International Olympic Committee (IOC) Executive Board member Patrick Hickey insists the International Federations (IFs) will “pull out all the stops” in assessing whether Russian athletes can compete at Rio 2016 amid a backlash of criticism towards the organisation for their decision not to impose a blanket ban on the country.
Hickey, who is also the President of the European Olympic Committees, told insidethegames he was “very happy” with the stance taken by the ruling Executive Board today.
But another IOC member told insidethegames they were “very disappointed” by the decision, accusing the body of showing “no real leadership”.
The International Tennis Federation (ITF) has already cleared seven Russian athletes for next month’s Games in the Brazilian city pending confirmation from the World Anti-Doping Agency (WADA) that they were not implicated in Richard McLaren’s report, which alleged the presence of a state-sponsored doping scheme at Sochi 2014 and several other major international events.
“The ITF believes that this is sufficient for the seven Russian tennis players to meet the relevant requirement of today’s decision of the IOC Executive Board,” a statement read.
“The ITF believes it is right that clean athletes are permitted to compete in Rio 2016 and looks forward to welcoming the Russian tennis players, along with all other nominated athletes, to Rio.”
Travis Tygart, the chief executive of the United States Anti-Doping Agency (USADA), was one of the leading critics in the wake of the Executive Board’s decision, launching a scathing attack on the IOC, claiming they had “refused to take decisive leadership”.
The USADA was one of a number of anti-doping agencies across the world to sign a letter addressed to the IOC ahead of the release of McLaren’s report, calling for the organisation to completely ban Russia from the Games.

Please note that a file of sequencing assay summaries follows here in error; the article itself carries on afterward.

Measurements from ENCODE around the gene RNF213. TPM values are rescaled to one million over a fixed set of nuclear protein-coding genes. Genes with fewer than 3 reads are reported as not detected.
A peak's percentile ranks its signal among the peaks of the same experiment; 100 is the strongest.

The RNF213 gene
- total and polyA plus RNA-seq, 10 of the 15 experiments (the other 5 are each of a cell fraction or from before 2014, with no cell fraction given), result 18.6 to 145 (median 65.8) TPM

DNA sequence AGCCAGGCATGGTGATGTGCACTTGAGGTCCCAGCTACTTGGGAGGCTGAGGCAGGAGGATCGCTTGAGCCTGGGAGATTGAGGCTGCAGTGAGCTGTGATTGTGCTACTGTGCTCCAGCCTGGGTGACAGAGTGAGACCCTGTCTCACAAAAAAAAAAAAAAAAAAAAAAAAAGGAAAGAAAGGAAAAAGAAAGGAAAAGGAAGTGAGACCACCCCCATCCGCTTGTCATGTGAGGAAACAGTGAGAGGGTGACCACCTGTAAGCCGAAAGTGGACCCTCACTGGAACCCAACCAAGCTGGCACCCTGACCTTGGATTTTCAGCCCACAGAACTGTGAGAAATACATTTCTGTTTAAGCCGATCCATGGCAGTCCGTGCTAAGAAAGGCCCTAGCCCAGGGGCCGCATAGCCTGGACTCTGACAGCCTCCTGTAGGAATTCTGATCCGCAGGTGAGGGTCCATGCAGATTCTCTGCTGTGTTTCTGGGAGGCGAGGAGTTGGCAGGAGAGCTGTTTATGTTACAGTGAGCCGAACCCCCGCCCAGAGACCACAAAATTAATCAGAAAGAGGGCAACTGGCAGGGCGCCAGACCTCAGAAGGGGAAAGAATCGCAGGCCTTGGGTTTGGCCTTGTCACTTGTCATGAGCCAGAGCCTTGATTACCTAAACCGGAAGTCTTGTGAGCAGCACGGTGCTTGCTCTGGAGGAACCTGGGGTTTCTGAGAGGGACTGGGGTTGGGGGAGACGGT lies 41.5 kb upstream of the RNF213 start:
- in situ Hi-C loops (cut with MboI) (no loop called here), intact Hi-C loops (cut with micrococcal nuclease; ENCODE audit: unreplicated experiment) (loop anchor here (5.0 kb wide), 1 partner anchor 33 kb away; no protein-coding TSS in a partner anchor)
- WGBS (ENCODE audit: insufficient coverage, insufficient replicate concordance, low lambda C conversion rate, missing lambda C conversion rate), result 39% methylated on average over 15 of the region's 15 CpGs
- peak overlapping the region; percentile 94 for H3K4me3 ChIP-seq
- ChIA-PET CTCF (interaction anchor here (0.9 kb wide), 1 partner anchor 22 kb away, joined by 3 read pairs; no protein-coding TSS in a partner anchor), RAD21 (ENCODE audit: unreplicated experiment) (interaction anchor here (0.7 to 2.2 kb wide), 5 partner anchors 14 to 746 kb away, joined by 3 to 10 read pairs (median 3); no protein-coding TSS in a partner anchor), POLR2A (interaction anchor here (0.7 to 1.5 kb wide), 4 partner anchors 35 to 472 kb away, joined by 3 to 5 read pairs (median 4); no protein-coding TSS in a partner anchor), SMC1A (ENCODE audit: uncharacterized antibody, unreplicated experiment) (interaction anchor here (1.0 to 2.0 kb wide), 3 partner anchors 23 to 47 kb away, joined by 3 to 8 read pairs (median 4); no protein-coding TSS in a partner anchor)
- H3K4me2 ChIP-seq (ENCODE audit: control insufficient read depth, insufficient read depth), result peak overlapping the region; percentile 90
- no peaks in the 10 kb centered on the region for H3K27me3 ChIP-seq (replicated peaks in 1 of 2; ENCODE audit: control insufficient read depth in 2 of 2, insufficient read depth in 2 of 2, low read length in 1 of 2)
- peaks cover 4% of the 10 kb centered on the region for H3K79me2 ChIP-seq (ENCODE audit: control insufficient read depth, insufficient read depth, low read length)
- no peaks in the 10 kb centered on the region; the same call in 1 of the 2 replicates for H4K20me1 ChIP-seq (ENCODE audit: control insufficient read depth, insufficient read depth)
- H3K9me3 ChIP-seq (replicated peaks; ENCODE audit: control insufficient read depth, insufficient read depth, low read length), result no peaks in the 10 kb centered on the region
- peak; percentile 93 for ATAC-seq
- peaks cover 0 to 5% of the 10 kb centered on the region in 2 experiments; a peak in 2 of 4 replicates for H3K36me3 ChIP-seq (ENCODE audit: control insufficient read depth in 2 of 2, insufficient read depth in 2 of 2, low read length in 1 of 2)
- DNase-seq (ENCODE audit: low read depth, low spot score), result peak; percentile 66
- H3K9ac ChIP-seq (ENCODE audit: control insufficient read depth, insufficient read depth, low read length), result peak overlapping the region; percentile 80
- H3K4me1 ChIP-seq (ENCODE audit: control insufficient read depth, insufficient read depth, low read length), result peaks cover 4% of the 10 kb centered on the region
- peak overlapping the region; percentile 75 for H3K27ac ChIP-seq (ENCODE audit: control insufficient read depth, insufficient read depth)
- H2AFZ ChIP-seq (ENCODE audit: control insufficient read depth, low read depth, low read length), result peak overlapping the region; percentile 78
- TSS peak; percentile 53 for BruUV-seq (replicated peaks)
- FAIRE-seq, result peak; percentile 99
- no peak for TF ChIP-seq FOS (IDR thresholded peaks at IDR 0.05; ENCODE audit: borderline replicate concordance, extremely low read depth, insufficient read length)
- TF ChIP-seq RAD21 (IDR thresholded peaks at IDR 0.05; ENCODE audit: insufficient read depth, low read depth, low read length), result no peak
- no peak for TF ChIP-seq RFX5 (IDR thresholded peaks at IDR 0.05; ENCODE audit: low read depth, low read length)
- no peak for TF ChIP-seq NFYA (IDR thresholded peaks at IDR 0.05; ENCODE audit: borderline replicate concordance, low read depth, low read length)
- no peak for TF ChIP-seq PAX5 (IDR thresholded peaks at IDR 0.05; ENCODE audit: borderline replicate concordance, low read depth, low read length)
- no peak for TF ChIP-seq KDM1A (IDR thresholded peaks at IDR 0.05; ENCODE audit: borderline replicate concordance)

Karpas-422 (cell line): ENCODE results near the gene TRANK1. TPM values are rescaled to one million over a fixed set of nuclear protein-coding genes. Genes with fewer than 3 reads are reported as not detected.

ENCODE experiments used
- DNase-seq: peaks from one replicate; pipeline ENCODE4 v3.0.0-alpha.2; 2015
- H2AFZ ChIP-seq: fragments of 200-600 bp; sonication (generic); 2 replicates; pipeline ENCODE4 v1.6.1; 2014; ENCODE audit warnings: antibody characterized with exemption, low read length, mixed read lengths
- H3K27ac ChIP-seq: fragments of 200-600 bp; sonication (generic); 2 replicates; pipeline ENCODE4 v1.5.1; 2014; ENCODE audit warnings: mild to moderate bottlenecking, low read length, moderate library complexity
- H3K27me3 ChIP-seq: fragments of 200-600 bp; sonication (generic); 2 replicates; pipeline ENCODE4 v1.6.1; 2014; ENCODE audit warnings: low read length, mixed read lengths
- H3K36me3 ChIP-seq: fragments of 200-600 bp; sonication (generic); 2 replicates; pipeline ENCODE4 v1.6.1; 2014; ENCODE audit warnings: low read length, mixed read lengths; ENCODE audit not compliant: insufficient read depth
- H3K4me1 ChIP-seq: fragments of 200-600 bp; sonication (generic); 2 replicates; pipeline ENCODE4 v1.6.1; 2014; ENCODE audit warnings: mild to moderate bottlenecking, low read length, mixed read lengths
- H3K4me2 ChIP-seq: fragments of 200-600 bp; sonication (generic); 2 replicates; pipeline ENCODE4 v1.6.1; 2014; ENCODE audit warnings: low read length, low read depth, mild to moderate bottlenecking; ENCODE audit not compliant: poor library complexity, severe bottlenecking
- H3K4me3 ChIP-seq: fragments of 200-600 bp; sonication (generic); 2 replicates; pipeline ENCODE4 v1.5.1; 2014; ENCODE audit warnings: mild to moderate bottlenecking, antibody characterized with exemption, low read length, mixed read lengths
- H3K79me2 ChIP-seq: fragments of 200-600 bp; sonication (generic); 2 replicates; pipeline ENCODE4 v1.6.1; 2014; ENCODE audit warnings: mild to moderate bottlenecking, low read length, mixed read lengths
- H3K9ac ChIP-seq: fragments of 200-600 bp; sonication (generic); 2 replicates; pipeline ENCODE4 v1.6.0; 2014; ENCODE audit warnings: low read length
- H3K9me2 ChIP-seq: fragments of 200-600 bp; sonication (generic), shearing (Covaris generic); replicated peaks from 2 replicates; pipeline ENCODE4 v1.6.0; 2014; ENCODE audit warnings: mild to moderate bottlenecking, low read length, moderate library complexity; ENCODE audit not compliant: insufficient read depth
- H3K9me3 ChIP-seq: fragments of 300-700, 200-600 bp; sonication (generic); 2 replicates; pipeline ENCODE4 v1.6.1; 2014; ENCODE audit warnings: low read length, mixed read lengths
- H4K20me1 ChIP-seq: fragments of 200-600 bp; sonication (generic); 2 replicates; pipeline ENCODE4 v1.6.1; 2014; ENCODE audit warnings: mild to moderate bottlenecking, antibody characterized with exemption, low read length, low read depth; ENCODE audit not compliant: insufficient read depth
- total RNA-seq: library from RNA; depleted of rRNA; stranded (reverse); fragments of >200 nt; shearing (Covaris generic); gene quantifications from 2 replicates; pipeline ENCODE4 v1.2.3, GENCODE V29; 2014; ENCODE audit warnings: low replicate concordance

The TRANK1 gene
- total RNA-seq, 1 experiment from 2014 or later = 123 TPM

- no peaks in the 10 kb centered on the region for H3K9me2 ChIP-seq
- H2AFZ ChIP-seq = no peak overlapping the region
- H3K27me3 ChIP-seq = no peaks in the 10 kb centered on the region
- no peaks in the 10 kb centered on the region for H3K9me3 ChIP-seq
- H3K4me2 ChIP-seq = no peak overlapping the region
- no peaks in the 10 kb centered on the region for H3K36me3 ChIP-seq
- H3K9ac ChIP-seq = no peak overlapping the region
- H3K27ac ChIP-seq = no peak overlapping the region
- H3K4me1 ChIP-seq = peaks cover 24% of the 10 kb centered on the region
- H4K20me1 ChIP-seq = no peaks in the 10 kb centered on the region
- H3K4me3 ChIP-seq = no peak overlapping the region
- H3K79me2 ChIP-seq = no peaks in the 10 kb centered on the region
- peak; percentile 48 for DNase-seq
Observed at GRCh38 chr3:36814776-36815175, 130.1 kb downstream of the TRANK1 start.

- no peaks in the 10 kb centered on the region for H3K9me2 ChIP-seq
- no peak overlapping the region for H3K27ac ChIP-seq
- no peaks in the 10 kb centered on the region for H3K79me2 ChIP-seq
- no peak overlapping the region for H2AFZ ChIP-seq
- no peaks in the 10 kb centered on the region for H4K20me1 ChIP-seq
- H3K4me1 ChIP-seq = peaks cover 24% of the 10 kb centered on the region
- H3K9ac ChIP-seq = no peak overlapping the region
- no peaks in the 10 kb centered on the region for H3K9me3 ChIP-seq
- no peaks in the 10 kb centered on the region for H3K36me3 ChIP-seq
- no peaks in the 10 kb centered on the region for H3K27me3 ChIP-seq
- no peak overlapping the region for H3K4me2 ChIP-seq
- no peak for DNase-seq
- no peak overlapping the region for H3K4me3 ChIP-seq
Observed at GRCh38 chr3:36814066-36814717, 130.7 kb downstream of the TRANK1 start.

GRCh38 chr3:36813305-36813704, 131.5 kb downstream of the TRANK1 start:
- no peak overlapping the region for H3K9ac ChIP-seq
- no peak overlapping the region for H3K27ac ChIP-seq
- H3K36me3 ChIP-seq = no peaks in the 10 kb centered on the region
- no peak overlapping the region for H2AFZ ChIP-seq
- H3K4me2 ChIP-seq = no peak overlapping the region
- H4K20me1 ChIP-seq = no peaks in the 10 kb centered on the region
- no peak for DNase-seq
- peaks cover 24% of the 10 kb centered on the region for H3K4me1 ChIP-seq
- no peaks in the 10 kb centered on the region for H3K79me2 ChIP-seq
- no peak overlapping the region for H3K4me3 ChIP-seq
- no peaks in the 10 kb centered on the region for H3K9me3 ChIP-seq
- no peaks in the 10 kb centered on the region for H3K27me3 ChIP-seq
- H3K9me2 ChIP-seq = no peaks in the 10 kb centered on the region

“The decision regarding Russian participation and the confusing mess left in its wake is a significant blow to the rights of clean athletes,” Tygart said.
“The IOC has stated before that they believe anti-doping should be wholly independent, and that is in part why it is so frustrating that in this incredibly important moment, they would pass the baton to Sports Federations who may lack the adequate expertise or collective will to appropriately address the situation within the short window prior to the Games.
“The conflict of interest is glaring.”
New Zealand's anti-doping authority, Drugfree Sport NZ, has also hit out at the IOC, lambasting the body for "failing to show adequate leadership in protecting the integrity of sport".
"The decision of the IOC to not take matters into their own hands but pass on the hot potato to International Federations shows a lack of will to back the core principles of their organisation with hard decisions," chief executive Graeme Steel said.
Following a second emergency meeting today, the IOC stopped short of a complete ban on Russia, which is still reeling from the damning findings released in McLaren’s report.
The decision of the Executive Board instead controversially left the fate of Russian athletes who wish to represent their country at the hands of the IFs.
They will be cleared to compete as long as they can show they have fulfilled a set of stringent criteria.
Any Russian athletes who have been banned for doping, even if they have served their sanction, have been banned from taking part by the IOC.
Hickey and the EOC have come out in favour of the Executive Board’s ruling, saying they “completely support” the decision made.
“What I am very happy about is that the Russian athletes will be competing under their own flag not a neutral flag,” the Irishman told insidethegames.
The Association of National Olympic Committees (ANOC) have also confirmed their support for the IOC.
"The allegations made in the McLaren Report were shocking and directly threaten the integrity of sport but banning the entire Russian team would have unfairly punished many clean athletes," ANOC President Sheikh Ahmad Al-Fahad Al-Sabah said.
"ANOC commends the IOC for favouring individual justice over collective responsibility and giving International Federations responsibility to ensure clean competitions in their sports at Rio 2016.
"ANOC will continue to work under the leadership of the IOC to support all its NOCs and their athletes."
A number of IFs declined to comment when contacted by insidethegames, while others are expected to announce their position on the matter tomorrow.
insidethegames understands the World Rowing Federation will hold an Executive Committee meeting tomorrow afternoon via teleconference before they reveal their first indications.